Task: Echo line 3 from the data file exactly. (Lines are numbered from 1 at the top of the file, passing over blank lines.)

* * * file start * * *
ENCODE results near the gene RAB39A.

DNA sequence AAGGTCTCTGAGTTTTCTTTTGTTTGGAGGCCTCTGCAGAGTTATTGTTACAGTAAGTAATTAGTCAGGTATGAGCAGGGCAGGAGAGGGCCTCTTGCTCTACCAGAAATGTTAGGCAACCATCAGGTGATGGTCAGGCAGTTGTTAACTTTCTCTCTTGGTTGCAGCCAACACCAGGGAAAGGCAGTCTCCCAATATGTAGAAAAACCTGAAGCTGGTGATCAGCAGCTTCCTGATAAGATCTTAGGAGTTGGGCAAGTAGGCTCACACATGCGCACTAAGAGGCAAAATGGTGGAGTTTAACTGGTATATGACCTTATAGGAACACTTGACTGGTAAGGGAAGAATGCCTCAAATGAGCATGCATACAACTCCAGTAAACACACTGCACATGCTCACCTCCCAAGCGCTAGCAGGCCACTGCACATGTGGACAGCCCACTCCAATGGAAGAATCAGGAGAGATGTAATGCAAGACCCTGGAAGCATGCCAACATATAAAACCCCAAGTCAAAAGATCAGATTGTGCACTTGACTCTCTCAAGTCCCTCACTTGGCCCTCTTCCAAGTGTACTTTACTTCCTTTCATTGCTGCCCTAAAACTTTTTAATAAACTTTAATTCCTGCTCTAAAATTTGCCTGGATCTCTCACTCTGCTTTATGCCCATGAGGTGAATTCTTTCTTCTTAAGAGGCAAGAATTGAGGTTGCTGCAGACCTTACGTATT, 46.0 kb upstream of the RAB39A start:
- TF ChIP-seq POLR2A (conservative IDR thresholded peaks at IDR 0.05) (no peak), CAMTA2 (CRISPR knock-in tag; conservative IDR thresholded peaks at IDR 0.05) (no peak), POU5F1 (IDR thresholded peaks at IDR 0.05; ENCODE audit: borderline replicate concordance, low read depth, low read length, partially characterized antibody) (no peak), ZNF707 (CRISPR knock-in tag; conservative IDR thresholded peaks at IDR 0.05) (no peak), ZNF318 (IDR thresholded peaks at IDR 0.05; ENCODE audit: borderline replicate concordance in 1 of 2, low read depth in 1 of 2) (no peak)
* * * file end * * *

- TF ChIP-seq POLR2A (conservative IDR thresholded peaks at IDR 0.05) (no peak), CAMTA2 (CRISPR knock-in tag; conservative IDR thresholded peaks at IDR 0.05) (no peak), POU5F1 (IDR thresholded peaks at IDR 0.05; ENCODE audit: borderline replicate concordance, low read depth, low read length, partially characterized antibody) (no peak), ZNF707 (CRISPR knock-in tag; conservative IDR thresholded peaks at IDR 0.05) (no peak), ZNF318 (IDR thresholded peaks at IDR 0.05; ENCODE audit: borderline replicate concordance in 1 of 2, low read depth in 1 of 2) (no peak)